Gardberg & Kemmerly, P.C. Attorneys at Law

"Bad" Doctors

"Bad" Doctors

Depending on the sufficiency of the evidence available, Social Security may order a medical examination by a doctor of their choosing in what is called a consultative examination (CE). An Administrative Law Judge may also request that a medical expert review the evidence and/or listen to testimony so as to gain further knowledge of a Claimant's condition before issuing a decision. However, the quality of consultative examiners and medical experts varies.

If a consultative examination is ordered by Social Security, a Claimant may bring medical records, a list of prescribed medications, symptom diaries, or any other important medical documents with them to the consultative examination. In doing so, the consulting physician will have a person's complete medical history available to them before making any determinations regarding the Claimant's ability to perform work activities. After the examination, Claimants should write down what took place at the examination including any tests that were done and how long the doctor actually examined the Claimant.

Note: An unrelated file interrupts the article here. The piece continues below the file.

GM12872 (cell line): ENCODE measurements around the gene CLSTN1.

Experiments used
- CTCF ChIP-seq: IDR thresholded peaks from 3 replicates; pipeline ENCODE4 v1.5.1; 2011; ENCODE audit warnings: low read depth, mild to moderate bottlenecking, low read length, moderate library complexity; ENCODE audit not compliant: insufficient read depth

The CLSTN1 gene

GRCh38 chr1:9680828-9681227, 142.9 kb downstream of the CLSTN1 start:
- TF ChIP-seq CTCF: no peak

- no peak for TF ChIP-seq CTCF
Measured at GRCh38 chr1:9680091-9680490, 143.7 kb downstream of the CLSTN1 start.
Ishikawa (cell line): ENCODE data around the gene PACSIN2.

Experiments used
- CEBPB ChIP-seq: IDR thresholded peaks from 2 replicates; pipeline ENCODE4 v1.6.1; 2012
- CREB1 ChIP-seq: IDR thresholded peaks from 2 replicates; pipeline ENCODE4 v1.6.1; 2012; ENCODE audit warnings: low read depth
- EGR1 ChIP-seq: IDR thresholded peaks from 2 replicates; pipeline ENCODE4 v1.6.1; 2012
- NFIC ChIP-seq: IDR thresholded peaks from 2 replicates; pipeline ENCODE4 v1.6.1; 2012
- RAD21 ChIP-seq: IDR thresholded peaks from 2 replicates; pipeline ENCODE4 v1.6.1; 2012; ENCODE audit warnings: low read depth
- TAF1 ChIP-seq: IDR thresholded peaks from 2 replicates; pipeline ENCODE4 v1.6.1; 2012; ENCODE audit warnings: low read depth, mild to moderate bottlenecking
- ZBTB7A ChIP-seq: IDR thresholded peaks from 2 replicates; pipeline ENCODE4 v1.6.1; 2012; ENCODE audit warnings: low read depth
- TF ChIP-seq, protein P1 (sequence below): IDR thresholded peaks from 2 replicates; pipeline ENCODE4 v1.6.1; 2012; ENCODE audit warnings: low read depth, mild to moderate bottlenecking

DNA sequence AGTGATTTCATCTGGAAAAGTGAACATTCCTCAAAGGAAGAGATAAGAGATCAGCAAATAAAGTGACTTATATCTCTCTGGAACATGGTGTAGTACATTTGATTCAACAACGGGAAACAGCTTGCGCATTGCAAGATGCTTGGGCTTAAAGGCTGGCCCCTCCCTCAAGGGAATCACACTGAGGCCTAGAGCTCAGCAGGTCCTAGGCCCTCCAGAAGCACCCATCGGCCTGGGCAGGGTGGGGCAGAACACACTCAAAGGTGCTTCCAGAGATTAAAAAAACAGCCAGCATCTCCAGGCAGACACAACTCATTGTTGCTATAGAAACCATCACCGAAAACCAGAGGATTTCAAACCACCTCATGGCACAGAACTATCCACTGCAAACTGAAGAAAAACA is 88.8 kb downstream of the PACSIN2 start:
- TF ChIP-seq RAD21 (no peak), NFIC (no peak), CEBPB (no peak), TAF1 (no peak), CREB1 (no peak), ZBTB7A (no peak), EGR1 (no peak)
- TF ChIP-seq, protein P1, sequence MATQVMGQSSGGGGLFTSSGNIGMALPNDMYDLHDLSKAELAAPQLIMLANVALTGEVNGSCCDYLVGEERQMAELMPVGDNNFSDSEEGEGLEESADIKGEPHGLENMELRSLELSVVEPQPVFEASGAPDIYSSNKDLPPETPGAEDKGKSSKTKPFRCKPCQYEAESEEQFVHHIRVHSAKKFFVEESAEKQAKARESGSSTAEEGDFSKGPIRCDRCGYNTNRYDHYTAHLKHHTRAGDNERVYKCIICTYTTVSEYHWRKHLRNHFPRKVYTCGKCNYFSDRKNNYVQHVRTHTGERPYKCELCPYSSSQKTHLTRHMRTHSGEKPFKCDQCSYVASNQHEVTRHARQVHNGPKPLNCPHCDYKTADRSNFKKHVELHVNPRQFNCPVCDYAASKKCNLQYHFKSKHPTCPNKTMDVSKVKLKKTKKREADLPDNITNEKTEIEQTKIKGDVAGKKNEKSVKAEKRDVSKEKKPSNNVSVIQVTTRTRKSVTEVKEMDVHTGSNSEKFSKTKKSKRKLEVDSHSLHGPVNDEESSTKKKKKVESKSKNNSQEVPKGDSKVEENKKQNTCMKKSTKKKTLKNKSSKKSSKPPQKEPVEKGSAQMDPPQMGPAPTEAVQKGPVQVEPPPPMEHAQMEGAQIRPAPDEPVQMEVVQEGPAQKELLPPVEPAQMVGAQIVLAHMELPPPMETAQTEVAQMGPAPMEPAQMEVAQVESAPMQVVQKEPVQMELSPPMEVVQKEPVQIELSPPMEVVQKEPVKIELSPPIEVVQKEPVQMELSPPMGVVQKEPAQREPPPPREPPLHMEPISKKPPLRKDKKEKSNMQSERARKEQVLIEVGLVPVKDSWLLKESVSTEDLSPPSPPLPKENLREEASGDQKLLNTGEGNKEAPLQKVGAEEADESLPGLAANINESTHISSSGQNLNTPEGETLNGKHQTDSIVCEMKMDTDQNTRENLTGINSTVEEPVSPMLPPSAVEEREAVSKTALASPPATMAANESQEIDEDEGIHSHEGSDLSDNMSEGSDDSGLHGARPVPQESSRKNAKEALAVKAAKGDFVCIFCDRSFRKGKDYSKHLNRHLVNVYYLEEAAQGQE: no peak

A negative report from a consultative examination may be combatted with a response from the Claimant's treating physician. A Claimant can present the examination report of a consultative examiner to his or her treating physician and ask the physician to comment on the findings. Claimants and their representatives should also look at the specialty of the consultative examiner or medical expert. All too often, an orthopedic examination will be completed by an internal medicine physician or vice versa. A Claimant or his representative may object to examinations completed by doctors outside of their specialty.

For more information on consultative examinations and how to combat the opinion of a "bad" doctor, contact an experienced Social Security disability attorney at Gardberg & Kemmerly, P.C. today at 251-343-1111 for a free case evaluation. Gardberg & Kemmerly, P.C. represents Social Security disability claimants in Alabama, Mississippi, Florida, and Louisiana at all levels of the disability process from initial application to appeals to Federal Court.

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